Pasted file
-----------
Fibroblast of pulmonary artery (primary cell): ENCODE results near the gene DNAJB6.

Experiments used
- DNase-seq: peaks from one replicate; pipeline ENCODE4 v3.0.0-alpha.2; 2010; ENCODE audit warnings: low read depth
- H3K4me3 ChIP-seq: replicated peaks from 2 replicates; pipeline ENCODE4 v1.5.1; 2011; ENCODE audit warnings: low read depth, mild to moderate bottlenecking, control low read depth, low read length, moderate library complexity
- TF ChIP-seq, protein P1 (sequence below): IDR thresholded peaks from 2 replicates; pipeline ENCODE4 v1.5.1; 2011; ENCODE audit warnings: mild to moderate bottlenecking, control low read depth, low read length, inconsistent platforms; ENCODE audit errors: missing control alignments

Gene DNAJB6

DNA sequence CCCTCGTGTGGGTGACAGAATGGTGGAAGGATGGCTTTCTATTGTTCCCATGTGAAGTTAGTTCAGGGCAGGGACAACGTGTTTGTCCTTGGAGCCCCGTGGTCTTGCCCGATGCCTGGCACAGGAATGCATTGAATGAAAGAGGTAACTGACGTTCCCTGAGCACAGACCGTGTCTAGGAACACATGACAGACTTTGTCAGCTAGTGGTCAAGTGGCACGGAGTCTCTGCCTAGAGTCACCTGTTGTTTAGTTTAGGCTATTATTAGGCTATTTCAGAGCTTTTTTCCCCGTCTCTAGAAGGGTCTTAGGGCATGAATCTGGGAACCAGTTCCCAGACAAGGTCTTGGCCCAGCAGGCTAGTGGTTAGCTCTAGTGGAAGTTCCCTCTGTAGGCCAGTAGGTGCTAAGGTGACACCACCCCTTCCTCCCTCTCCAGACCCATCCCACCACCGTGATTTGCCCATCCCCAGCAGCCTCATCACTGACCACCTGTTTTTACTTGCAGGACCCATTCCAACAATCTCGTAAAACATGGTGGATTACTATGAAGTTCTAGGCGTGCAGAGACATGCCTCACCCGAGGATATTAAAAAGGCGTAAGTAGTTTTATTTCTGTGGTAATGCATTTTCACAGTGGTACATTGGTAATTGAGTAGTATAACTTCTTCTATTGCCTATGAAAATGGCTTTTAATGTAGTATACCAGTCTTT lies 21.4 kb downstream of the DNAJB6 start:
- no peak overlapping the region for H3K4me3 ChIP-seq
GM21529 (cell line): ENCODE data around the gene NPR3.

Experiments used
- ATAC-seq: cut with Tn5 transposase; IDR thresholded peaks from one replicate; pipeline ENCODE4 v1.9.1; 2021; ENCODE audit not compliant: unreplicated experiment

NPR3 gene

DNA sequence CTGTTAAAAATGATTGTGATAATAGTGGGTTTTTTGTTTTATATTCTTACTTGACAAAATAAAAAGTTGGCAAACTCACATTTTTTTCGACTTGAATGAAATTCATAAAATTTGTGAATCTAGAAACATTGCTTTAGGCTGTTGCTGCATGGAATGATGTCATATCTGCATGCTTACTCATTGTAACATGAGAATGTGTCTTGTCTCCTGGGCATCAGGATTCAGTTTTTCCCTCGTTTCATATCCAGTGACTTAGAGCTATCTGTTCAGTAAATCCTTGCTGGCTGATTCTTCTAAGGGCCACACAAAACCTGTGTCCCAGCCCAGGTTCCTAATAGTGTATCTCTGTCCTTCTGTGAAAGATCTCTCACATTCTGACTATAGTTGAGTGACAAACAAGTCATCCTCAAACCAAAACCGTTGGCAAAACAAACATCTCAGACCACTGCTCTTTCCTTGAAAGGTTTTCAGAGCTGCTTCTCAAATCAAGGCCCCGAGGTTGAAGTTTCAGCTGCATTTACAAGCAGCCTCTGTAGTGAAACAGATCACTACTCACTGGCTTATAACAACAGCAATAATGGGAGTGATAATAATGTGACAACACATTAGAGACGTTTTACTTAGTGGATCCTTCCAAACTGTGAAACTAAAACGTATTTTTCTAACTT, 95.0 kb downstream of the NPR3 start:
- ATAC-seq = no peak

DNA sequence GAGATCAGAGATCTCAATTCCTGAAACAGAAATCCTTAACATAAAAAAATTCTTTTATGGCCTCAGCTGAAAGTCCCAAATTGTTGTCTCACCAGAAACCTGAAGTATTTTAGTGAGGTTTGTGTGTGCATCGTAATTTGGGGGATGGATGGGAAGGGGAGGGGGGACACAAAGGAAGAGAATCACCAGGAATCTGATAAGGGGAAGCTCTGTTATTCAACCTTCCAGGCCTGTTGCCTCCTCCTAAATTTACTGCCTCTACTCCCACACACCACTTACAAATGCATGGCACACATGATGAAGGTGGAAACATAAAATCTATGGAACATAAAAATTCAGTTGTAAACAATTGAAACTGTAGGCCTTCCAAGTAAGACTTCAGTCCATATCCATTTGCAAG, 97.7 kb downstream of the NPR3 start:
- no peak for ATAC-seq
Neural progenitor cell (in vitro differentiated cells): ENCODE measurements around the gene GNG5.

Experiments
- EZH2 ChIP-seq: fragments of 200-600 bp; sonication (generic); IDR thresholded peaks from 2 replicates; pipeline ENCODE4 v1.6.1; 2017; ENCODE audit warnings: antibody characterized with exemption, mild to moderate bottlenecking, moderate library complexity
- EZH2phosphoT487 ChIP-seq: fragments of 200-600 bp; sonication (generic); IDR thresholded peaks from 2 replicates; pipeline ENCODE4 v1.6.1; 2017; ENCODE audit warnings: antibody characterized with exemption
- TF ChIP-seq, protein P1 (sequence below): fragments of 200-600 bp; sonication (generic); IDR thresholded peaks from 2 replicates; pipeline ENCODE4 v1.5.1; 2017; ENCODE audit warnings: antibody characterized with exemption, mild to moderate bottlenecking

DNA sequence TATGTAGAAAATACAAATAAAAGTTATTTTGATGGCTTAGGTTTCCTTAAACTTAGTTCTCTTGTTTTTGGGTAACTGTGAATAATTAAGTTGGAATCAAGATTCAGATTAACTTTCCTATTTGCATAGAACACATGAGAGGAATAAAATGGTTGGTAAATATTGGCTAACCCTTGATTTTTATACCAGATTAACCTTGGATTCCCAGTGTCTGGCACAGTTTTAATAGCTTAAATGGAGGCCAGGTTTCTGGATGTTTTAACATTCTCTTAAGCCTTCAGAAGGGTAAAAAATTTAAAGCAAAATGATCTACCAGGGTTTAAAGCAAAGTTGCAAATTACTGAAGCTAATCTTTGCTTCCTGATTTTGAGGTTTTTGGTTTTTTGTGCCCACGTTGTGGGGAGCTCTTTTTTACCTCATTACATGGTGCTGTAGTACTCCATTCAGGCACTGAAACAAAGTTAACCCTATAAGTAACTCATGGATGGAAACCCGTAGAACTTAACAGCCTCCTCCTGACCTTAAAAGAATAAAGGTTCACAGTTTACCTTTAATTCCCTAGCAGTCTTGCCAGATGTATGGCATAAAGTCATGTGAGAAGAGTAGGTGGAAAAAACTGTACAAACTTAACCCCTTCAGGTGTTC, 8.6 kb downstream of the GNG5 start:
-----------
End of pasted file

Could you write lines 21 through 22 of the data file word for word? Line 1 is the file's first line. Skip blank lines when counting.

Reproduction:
- TF ChIP-seq, protein P1 (sequence below): fragments of 200-600 bp; sonication (generic); IDR thresholded peaks from 2 replicates; pipeline ENCODE4 v1.5.1; 2017; ENCODE audit warnings: antibody characterized with exemption, mild to moderate bottlenecking

DNA sequence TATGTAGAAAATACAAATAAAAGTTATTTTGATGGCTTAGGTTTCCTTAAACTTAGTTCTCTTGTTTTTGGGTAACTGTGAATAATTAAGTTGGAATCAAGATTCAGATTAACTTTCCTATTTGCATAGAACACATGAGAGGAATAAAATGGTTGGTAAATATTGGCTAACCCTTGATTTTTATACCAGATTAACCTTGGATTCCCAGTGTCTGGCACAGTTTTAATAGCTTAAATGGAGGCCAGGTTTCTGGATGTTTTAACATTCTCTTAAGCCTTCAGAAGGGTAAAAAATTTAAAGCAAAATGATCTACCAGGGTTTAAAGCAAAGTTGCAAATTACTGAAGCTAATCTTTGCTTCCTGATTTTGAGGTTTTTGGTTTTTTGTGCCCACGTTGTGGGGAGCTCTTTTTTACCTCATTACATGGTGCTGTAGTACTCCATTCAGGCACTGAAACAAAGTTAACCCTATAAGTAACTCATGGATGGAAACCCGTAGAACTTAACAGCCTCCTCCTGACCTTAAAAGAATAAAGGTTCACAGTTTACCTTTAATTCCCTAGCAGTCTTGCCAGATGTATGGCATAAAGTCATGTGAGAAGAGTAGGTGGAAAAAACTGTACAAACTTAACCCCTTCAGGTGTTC, 8.6 kb downstream of the GNG5 start: